NHL Ready Michigan Hockey Team Stars in Frozen Four

ANN ARBOR, Mich. — Mel Pearson, the University of Michigan men’s hockey coach, waved at a small box in his office. His voice shook as h...


ANN ARBOR, Mich. — Mel Pearson, the University of Michigan men’s hockey coach, waved at a small box in his office. His voice shook as he described his players’ hopes of winning the upcoming Frozen Four, college hockey’s biggest event.

“I want it so badly for the players,” Pearson said. “They’ve been through so much and they’re such good kids.”

Pearson was trying to explain that he had already made so many memories, but his voice trailed off and he burst into tears. He stood up, grabbed a handkerchief from his desk, apologized, shook his head and laughed. When asked what he had pointed to, Pearson opened a small wooden box filled with a dozen rings, all inlaid with the signature Michigan M. They included two that commemorated national championship teams in 1996 and 1998, when Pearson was an assistant to his mentor. , Berenson Red.

Like Pearson, Michigan hockey had its share of glory. It has played in more Frozen Fours (26) and won more hockey championships (nine) than any other university. But six of those titles were won before 1960, and none have come for nearly a quarter of a century.

The current group of Wolverines, a garish assemblage of top-notch talent never before seen on a college roster – with a history of disappointment and sacrifice – have yet to join the pantheon.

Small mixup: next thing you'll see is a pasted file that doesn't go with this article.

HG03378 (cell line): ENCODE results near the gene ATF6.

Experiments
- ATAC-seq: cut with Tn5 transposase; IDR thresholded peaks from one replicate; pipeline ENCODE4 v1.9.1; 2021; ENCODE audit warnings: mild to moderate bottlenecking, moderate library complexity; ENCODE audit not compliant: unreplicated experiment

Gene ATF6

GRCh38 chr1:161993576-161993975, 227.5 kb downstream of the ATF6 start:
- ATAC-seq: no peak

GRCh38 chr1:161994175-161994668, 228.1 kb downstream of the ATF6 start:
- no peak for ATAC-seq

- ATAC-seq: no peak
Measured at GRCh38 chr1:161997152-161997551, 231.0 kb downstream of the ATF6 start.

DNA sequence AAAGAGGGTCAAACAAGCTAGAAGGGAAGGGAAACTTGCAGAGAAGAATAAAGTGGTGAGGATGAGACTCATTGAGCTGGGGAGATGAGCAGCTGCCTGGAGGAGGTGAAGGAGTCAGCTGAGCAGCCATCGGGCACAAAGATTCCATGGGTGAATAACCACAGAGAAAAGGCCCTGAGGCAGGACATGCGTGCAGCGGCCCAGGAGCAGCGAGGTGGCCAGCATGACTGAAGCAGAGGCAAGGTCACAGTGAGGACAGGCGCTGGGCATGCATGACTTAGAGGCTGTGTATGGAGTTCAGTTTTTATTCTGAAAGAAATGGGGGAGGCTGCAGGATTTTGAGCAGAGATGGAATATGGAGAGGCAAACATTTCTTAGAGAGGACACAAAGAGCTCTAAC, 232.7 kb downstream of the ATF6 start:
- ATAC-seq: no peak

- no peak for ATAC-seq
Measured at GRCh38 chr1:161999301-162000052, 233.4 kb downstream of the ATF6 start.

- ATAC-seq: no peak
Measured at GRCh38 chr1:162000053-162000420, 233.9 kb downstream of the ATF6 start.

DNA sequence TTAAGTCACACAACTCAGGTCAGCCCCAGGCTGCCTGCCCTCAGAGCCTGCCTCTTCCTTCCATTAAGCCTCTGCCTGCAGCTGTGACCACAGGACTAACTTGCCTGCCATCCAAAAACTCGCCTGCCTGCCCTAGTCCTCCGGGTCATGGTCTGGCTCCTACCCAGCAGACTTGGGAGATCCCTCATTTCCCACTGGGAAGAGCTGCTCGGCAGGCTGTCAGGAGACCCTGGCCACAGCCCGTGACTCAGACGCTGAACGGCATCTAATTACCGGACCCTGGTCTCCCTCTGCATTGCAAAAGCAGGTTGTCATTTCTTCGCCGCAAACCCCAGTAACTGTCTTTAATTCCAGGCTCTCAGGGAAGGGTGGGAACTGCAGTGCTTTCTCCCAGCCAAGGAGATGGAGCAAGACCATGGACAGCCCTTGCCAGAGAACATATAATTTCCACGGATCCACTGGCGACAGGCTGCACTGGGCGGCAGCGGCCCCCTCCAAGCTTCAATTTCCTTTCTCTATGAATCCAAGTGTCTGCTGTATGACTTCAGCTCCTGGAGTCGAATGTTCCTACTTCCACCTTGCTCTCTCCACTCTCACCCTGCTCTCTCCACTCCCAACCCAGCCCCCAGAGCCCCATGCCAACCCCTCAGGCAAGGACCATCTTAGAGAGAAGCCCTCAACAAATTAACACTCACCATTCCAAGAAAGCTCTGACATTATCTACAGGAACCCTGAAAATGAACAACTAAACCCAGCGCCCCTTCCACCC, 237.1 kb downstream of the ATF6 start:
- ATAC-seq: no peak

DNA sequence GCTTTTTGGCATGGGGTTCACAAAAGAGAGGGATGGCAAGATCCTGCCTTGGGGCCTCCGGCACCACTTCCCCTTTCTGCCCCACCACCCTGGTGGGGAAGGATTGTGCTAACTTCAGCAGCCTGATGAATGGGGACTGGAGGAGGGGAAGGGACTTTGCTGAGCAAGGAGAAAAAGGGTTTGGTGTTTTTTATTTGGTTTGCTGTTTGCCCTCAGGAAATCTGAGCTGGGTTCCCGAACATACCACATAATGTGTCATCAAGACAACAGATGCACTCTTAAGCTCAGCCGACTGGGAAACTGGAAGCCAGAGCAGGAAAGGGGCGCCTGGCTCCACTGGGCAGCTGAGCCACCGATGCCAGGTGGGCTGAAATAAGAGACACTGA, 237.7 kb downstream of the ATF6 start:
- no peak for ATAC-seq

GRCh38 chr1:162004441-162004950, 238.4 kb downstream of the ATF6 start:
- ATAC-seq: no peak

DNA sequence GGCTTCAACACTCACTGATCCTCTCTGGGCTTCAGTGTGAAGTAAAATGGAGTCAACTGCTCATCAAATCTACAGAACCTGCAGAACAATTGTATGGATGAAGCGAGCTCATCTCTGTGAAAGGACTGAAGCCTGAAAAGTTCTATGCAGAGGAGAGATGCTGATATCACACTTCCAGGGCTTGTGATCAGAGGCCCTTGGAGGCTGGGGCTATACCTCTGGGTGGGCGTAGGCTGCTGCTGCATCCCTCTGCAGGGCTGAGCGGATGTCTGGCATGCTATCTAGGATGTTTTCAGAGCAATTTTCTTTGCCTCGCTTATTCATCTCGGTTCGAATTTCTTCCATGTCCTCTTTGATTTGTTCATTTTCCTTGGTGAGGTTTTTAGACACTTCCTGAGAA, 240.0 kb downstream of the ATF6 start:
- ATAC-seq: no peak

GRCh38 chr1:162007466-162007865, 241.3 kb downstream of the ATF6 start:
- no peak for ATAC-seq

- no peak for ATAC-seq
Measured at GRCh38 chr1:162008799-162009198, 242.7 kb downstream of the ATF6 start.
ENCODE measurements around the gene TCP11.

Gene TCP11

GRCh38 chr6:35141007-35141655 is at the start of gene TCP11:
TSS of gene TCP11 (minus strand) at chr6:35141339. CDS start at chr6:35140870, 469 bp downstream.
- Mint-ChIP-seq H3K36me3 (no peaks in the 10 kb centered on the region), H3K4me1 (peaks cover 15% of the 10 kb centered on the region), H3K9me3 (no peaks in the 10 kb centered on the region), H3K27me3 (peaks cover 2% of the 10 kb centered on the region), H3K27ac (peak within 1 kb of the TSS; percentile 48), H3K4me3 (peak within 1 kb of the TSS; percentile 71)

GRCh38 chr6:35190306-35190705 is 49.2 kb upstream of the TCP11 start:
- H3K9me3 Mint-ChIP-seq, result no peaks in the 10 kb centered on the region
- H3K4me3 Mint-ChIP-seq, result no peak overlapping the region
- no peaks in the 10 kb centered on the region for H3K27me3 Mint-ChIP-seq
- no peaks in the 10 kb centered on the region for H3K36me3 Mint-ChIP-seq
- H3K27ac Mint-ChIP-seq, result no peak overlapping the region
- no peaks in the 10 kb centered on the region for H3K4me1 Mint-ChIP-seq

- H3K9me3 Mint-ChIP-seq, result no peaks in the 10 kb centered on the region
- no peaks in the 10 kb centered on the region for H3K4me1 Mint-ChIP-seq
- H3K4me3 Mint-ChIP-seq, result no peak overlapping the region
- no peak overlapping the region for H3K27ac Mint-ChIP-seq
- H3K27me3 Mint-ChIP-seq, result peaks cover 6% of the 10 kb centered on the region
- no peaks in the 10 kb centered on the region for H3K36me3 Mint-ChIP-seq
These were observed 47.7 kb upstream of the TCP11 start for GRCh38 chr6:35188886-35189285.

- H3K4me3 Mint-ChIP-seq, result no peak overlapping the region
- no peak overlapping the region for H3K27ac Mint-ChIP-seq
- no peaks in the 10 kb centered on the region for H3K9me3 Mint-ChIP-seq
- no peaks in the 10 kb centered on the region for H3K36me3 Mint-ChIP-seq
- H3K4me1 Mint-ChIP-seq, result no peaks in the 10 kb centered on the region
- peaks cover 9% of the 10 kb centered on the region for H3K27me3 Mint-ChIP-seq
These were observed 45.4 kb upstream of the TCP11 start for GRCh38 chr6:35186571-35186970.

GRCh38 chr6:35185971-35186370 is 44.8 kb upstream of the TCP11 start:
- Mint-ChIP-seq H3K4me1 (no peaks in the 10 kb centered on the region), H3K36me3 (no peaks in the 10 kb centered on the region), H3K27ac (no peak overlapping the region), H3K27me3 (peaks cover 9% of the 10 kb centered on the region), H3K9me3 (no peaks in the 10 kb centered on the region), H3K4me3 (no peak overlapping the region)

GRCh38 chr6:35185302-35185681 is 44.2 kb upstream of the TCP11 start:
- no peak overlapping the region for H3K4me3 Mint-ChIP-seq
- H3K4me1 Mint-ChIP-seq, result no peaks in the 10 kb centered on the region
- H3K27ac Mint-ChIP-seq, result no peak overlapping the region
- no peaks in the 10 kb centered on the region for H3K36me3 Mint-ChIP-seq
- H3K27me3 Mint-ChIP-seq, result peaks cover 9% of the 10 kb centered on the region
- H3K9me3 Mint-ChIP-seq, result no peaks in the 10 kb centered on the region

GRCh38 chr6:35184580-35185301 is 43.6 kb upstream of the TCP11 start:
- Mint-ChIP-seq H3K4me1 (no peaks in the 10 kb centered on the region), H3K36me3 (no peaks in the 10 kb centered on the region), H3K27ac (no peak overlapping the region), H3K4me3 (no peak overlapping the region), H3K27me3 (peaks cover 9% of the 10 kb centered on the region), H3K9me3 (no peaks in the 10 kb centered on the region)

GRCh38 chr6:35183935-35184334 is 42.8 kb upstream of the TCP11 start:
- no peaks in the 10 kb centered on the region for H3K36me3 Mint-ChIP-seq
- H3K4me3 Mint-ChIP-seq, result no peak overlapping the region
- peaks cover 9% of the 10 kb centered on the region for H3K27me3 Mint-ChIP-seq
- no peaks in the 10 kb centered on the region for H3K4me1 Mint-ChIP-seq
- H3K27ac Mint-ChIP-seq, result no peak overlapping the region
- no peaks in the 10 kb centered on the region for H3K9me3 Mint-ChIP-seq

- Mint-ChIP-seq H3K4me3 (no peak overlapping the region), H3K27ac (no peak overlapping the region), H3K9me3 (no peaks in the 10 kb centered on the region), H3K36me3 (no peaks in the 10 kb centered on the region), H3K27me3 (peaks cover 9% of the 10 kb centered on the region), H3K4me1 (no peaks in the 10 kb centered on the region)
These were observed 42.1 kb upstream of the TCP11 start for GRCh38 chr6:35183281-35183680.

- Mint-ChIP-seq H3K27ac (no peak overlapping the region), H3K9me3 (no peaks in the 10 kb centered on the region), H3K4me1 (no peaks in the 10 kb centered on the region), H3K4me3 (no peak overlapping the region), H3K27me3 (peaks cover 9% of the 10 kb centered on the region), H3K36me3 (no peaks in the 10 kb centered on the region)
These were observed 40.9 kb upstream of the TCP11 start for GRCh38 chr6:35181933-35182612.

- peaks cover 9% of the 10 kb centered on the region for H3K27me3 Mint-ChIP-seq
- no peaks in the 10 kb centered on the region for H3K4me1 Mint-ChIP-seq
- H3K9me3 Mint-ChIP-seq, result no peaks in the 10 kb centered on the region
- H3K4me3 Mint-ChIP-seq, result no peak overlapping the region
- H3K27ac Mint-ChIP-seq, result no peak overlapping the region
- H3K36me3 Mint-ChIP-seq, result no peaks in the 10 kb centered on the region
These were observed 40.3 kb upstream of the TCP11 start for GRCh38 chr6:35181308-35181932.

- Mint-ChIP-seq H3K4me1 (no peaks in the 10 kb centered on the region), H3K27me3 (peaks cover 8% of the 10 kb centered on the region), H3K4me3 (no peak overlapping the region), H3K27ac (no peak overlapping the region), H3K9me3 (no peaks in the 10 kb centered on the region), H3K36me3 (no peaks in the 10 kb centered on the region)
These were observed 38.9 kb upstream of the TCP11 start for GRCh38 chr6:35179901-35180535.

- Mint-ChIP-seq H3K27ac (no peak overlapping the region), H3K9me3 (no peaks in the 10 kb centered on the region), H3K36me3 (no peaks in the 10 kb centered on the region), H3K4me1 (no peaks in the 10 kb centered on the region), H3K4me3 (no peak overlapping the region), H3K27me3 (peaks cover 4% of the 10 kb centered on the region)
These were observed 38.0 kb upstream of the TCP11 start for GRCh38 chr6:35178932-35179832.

As Michigan enters the Frozen Four against the University of Denver in their national semifinal Thursday in Boston, the pressure is on the Wolverines and their glamorous roster. Minnesota and Minnesota State meet in the other semifinal, but none of the other three teams — in fact, no team in college hockey history — features a roster like the one Pearson recruited.

Michigan has seven first-round NHL picks, including an unprecedented four of the five top-five selections of 2021. That’s more top-five picks than the Tampa Bay Lightning have on their roster, and the Lightning have won the last two Stanley Cups.

“It will probably never happen again,” said a freshman Luc Hughes, the Devils’ No. 4 pick. “And we all know we’ll never play together again, and we only have one chance. I don’t mean there’s pressure, but there’s a lot of desire. And maybe a bit of pressure too.

That night in July, minutes before the Devils selected Hughes, Owen Power, an Ontario defenseman, became Michigan’s first overall pick when Buffalo selected him.

Matty Beniers, a skilled point guard from Massachusetts, was taken at No. 2 by the Seattle Kraken. Hughes, whose brother Jack was ranked No. 1 overall by the Devils in 2019 and leads the team in goals this season, was later picked up at No. 4, and the Columbus Blue Jackets took the center Kent Johnson at No. 5. Not even Alabama football has had a top five like this (he came close, with three top-five catches in the 1948 NFL Draft).

Watching the proceedings at home, Pearson gulped. In less than an hour, virtually all of his power play was gobbled up.

“It happened so fast,” Pearson said. “They were interviewing Matty and then bang, there’s Luke Hughes off the board and then bang, there’s Kent.”

Later in the first round, the Florida Panthers took Mackie Samoskevich with the 24th pick. Those five joined Johnny Beecher and Brendan Brisson, who were selected in the first rounds in 2019 and 2020, to give Michigan an astonishing first seven rounds.

In college hockey, players can stay in school after being drafted and NHL teams retain their rights. The seven picks, along with six other bottom-round rookies, chose to return to Ann Arbor for one last chance to play together and one last shot at a national championship.

“It’s not easy to turn down an NHL contract when you’re drafted first, second, fifth,” Wolverines senior captain Nick Blankenburg said. “Lots of praise and respect for these returning guys.”